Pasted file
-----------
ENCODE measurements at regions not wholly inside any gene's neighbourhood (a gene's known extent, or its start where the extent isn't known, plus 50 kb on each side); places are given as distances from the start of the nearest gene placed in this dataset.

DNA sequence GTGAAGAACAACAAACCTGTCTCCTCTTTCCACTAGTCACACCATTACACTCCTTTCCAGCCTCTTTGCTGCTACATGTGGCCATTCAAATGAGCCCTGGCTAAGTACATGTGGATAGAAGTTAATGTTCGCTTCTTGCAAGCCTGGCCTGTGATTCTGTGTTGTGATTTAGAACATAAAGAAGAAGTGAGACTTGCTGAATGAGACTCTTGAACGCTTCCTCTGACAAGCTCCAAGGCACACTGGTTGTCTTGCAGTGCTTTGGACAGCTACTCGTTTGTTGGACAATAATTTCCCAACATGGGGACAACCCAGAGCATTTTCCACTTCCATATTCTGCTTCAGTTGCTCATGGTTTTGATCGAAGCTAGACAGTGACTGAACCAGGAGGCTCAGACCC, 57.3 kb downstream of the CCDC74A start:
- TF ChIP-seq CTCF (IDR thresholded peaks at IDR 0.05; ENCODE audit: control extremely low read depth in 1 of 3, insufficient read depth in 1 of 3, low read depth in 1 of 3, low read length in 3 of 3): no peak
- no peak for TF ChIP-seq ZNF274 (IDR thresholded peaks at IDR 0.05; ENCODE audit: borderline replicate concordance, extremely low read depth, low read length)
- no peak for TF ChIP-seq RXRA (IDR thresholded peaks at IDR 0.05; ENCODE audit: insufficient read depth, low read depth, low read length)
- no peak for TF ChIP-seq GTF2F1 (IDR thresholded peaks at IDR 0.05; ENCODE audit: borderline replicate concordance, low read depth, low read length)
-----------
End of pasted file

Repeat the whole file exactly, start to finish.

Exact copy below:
ENCODE measurements at regions not wholly inside any gene's neighbourhood (a gene's known extent, or its start where the extent isn't known, plus 50 kb on each side); places are given as distances from the start of the nearest gene placed in this dataset.

DNA sequence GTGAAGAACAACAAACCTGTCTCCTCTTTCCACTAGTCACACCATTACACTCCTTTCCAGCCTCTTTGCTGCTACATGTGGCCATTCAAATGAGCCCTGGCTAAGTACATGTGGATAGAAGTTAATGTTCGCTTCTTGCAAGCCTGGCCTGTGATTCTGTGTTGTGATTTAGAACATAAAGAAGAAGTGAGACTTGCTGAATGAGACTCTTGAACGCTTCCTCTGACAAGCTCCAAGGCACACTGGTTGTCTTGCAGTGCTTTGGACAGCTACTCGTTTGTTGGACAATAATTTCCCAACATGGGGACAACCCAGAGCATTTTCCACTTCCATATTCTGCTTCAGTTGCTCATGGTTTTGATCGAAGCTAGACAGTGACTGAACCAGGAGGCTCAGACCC, 57.3 kb downstream of the CCDC74A start:
- TF ChIP-seq CTCF (IDR thresholded peaks at IDR 0.05; ENCODE audit: control extremely low read depth in 1 of 3, insufficient read depth in 1 of 3, low read depth in 1 of 3, low read length in 3 of 3): no peak
- no peak for TF ChIP-seq ZNF274 (IDR thresholded peaks at IDR 0.05; ENCODE audit: borderline replicate concordance, extremely low read depth, low read length)
- no peak for TF ChIP-seq RXRA (IDR thresholded peaks at IDR 0.05; ENCODE audit: insufficient read depth, low read depth, low read length)
- no peak for TF ChIP-seq GTF2F1 (IDR thresholded peaks at IDR 0.05; ENCODE audit: borderline replicate concordance, low read depth, low read length)